What I love about threading:
Threading shapes the brows beautifully, making me a fan right out of the gate. I also love the fact that I don’t have to wait for my hair to grow in before I go in for my next threading treatment. There are no gels or substances applied to the skin, so there is almost no risk of skin reactions from threading.

What I don’t like about threading:
Threading can be quite painful in more sensitive areas like the upper lip. Another limitation is the fact that threading is only done on the face, whereas waxing can be performed on just about any body part.

My personal experience:

I used to have my brows waxed regularly for many years, and put up with the swelling and redness which would persist for days at a time. I also developed rashes on my brow line on several occasions, but toughed it out because I didn’t want to give up waxing. Then I went through two particularly distressing incidents involving my upper lip which prompted me to switch to threading, and I haven’t returned to waxing since.

The first incident occurred when I had a sudden breakout on my upper lip after waxing. Normally I will get one acne blemish at a time, but approximately 24 hours after I had my upper lip waxed, one cystic zit and two whiteheads magically appeared, and of course this was just in time for a photo shoot! This did not deter me from having my upper lip waxed again, but I became very wary of the method. About two months later I returned to have my upper lip waxed, and got a nasty and painful abrasion right above the corner of my mouth immediately post-treatment. I was so upset about it that I finally decided to ban waxing from my regimen.

Once I tried threading I was pleased with the complete lack of skin irritation, and I was amazed at how precise these ladies were with the thread. One caveat is that though threading tends to be very precise, one threader overplucked and trimmed my brows and made them nearly pencil thin, and another threader recently plucked a couple of critical hairs and now I have a little bald spot that I am growing out. Just like with any technician, once you find someone whose style you like, you are best off sticking with the same person so you don’t get any surprises. Expert threaders can be very precise and can make the procedure pain-free.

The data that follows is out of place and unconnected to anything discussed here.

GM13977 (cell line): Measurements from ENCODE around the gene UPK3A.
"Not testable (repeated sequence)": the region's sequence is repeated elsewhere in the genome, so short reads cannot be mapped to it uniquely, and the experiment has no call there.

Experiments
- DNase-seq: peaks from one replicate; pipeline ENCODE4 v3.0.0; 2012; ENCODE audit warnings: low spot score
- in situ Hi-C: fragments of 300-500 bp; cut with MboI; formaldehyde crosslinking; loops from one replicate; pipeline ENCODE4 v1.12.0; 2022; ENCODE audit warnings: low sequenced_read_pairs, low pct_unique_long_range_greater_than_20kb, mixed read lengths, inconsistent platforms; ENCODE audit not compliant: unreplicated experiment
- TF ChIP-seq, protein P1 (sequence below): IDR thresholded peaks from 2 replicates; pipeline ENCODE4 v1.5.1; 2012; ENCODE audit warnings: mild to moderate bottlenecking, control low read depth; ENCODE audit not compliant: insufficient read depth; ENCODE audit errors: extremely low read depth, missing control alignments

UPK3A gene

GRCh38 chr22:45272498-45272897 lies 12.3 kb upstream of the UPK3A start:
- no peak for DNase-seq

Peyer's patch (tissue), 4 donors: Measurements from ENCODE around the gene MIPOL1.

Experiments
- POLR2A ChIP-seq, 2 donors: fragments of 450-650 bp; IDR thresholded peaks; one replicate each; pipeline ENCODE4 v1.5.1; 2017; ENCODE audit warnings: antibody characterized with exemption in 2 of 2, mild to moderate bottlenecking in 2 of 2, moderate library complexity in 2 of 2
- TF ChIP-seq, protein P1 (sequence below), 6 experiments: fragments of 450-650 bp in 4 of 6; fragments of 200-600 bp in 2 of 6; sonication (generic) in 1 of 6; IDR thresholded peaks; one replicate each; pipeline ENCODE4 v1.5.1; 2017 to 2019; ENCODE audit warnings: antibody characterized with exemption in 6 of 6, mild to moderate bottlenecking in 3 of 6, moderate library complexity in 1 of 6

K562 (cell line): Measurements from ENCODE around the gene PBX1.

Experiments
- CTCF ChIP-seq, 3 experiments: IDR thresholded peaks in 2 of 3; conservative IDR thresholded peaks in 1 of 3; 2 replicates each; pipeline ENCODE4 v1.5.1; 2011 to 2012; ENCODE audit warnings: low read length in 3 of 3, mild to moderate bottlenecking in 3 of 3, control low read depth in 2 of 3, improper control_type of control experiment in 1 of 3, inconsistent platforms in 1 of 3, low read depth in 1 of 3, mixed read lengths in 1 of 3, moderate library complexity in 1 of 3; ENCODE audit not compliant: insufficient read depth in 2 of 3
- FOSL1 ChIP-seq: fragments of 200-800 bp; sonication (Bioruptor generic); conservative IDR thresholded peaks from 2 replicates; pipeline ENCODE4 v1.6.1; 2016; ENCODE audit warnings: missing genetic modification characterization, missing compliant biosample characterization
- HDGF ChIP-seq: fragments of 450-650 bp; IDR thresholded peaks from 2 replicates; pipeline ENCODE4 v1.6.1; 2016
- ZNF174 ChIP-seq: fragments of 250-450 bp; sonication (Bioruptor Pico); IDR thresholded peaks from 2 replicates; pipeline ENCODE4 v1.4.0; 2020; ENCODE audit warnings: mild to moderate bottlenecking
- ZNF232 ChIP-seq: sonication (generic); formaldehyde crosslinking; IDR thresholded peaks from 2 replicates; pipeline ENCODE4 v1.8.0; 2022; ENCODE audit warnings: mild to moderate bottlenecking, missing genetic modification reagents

Though threading is usually quite tolerable, it can hurt like mad, especially in more sensitive areas like the upper lip. During one visit, which happened to be right before my monthly visitor, the pain was so unbearable that I had to stop the treatment on my upper lip. I really mean it when I say it was worse than waxing, because the pain was prolonged. Before I send you ladies scurrying away from threading, I think you will be fine if you simply avoid doing threading right before your period. You can also try a numbing cream or spray beforehand to dull the pain. Generally speaking, most women tolerate threading in the brow area with minimal to no discomfort.

Obviously, there are reasons why both waxing and threading are so popular. It’s a good idea to try both methods to see which one works best for you. However, if you have sensitive skin, you might want to opt for threading since it doesn’t involve application of substances which may irritate the skin.

The Hair Issue: Getting To The Root Of The Problem

(Originally published on on Monday, 16 May 2011)

Most competitors will resort to some form of hair reduction or removal in order to enhance muscle definition. But if this is new territory for you, you may be wondering which method works best for you. Let’s review some popular hair removal methods:

· Shaving – This is probably the most common form of hair removal since it is cheap and easy to do. However, if you are embarking on this form of hair eradication on your body, you may not be prepared for the possible nicks, ingrown hairs and razor rash you may develop. And unless you have a fancy long-handled razor, you can forget about shaving your back without some assistance from an often reluctant assistant.